Cardin, Mfume meet in their final debate

Leading Democratic U.S. Senate candidates continue positive tenor into final weekend

Maryland Votes 2006

September 09, 2006|By Sumathi Reddy | Sumathi Reddy,Sun reporter

LANDOVER -- In their final debate as campaign rivals, U.S. Rep. Benjamin L. Cardin and former NAACP chief Kweisi Mfume fielded questions yesterday ranging from gay marriage to genocide in Sudan, appearing cordial and energized as they head into the final weekend before Tuesday's Democratic primary for U.S. Senate.

The two spoke at a forum held by the Collective Banking Group, a coalition of churches in the Prince George's County area.

Appearing before more than 50 mostly black pastors and religious leaders, Mfume seized on religious references, casting himself as the candidate who would give a voice to the forgotten.

"It is a David versus Goliath effort, but we have walked and marched and carried on through a great deal of faith for 18 months," said Mfume, a former Baltimore congressman, referring to his campaign.

Cardin used the forum to criticize the Bush administration, pushing his message for "change," and pointing out his votes against administration policies. "I'm running for the Senate because I want to change the direction of our nation," said Cardin, a 10-term congressman and former speaker of the Maryland House of Delegates.

Elected to Congress together in 1987, Cardin and Mfume are considered the leading Democrat contenders heading into Tuesday's primary. In all, 18 Democratic and 10 Republican candidates appear on the ballot, with Lt. Gov. Michael S. Steele the probably GOP nominee. A Green Party candidate, Kevin Zeese, also is running.

After briefly answering a question about legislation defining marriage as between a man and a woman, Cardin appealed to the religious community to help steer the election debate away from divisive issues such as immigration, marriage and civil liberties.

As in most of their debates and candidate forums, Mfume and Cardin agreed on most major issues. Both called for universal health care, an immediate withdrawal of troops from Iraq and energy independence. They agreed on the importance of the government working with faith-based organizations and said they were against mandatory sentencing in criminal cases.

Mfume, who headed the National Association for the Advancement of Colored People for more than eight years after he left Congress, went further and said he is opposed to the death penalty and supports giving released prisoners the right to vote -- a contentious issue in Annapolis that is supported by several Baltimore-area lawmakers.

Both chastised the government for its response to the genocide in Sudan and to Hurricane Katrina.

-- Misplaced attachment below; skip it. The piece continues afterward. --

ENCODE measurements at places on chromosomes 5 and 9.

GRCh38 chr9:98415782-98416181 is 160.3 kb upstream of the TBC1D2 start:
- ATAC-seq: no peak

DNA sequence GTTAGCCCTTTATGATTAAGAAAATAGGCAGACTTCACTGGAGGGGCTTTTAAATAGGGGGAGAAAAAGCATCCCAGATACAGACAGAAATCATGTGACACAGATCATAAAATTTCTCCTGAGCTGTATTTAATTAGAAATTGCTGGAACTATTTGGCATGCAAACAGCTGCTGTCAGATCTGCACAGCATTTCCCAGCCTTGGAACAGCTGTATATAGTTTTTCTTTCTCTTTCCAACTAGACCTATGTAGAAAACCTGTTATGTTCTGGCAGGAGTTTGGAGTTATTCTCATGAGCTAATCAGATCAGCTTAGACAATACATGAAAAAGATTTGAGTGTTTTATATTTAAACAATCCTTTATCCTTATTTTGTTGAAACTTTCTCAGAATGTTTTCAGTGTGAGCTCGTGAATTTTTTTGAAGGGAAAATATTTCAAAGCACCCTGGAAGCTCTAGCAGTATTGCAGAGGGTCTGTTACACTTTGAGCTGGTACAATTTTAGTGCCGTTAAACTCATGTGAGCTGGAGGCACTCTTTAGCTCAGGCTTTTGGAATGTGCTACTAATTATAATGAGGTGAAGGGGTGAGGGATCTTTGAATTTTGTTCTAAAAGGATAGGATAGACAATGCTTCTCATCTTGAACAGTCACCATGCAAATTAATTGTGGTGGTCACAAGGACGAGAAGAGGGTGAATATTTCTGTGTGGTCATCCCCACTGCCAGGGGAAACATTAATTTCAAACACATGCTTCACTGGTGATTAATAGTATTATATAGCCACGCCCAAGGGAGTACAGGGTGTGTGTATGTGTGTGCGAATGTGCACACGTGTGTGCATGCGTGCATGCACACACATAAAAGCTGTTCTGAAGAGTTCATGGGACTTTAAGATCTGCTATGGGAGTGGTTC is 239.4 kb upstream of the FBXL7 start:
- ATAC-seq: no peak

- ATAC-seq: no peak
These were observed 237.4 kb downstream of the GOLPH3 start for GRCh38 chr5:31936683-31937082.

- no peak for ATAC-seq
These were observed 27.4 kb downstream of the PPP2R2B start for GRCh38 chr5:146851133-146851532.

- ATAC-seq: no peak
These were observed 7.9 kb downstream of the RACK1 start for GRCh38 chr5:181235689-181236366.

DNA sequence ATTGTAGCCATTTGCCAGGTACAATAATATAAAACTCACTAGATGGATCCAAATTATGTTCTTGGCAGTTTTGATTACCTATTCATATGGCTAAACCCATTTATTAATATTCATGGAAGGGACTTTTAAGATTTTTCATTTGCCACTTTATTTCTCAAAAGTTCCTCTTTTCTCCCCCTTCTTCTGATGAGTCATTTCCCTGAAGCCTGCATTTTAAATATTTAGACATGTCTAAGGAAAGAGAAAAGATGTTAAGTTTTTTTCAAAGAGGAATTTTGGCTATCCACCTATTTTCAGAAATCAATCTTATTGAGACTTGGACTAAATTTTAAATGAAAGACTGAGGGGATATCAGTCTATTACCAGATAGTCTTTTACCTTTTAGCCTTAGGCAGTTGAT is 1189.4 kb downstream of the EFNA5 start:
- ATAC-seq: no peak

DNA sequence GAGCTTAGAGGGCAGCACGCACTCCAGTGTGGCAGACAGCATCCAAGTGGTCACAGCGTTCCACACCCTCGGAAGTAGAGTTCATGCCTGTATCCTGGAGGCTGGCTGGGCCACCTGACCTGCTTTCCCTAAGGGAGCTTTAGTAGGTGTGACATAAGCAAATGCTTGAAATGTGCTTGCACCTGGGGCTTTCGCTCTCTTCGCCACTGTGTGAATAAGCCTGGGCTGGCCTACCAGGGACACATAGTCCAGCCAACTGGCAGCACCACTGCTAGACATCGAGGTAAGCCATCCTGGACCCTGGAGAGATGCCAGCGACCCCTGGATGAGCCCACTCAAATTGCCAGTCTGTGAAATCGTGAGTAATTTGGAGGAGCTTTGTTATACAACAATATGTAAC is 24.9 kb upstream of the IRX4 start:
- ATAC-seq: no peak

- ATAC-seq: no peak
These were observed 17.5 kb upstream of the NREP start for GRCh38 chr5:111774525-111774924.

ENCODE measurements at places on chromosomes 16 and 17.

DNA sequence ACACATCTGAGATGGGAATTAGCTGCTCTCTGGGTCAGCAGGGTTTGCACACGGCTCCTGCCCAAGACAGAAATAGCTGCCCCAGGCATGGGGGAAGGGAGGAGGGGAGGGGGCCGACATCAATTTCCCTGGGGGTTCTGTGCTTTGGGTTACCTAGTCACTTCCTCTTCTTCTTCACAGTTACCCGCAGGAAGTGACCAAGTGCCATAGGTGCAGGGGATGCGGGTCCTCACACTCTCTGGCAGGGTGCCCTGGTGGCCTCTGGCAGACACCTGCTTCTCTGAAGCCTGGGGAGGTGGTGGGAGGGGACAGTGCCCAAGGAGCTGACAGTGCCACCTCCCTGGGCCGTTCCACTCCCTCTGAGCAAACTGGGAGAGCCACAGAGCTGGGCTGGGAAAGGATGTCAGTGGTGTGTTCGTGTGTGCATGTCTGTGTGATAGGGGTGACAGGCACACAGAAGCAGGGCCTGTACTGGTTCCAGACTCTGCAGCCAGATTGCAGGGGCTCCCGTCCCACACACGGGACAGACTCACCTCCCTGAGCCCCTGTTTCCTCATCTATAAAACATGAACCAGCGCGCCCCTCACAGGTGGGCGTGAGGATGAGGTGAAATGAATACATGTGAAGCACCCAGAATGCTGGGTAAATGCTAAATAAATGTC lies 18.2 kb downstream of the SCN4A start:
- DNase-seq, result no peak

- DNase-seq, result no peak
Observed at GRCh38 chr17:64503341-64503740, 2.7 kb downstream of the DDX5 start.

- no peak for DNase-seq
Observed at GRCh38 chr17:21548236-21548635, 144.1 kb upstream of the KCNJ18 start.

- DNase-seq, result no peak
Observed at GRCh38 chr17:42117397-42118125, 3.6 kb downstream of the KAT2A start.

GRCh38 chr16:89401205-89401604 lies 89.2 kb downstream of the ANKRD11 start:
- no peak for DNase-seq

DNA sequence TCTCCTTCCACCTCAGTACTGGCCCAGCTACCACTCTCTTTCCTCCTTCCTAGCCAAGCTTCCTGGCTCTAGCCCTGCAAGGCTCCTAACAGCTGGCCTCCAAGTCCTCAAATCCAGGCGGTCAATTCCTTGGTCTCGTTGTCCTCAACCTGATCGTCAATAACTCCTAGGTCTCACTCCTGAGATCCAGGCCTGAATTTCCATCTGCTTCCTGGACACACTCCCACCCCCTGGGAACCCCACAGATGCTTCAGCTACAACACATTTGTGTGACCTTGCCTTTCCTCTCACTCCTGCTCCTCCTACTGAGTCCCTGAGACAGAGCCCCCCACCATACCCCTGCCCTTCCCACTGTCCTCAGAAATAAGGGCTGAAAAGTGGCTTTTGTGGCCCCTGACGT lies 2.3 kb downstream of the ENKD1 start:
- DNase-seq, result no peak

Asked about federal legislation that would define marriage as an institution between a man and a woman, the two candidates gave answers that seemed designed to alienate as few voters as possible.

"I grew up believing in traditional marriage," said Cardin. "I also strongly oppose discrimination of any kind, whether it's based on race, ethnicity or sexual orientation. So my votes have reflected those views."

Mfume also said he believes in "traditional" marriage," and that "all discrimination is wrong," but went on to say that he is opposed to any constitutional amendment. "I'm against a constitutional amendment that would go in and change the Constitution," said Mfume. "I don't think government defines marriage. I think God does."

Continuing the positive tenor of their campaign, the two friends -- colleagues when they were in Congress -- complimented, rather than criticized, one another.

Mfume made brief reference to Cardin's acceptance of special interest campaign money and votes he disagreed with.

"We've tried to stay focused on issues and resist the temptation, the constant temptation, to tear each other down," said Mfume. "It's been awkward for both of us. ... We'll both say that honestly because we were friends before we got into this, and we will be friends when it's all over."

The religious leaders at the forum said they were impressed with both candidates.

"Good to hear you for the first time," said the Rev. James H. Lewis II of Laurel, a senior associate pastor at Dominion Church in Washington, to Cardin. "I was very impressed."

But minutes later Lewis said he was planning on voting for Mfume. Lewis said both candidates were equally qualified but that race could compel many black voters to support Mfume.

"If it wasn't for his black influence, I don't believe Mr. Mfume would be able to compete with Mr. Cardin," he said.

The Rev. Jonathan L. Weaver, president of the Collective Banking Group, said while both candidates have "wonderful credentials," race will linger in the thoughts of many black voters.

"There are going to be people in the African-American community who take that sentiment and say we have the opportunity to make history," said Weaver.

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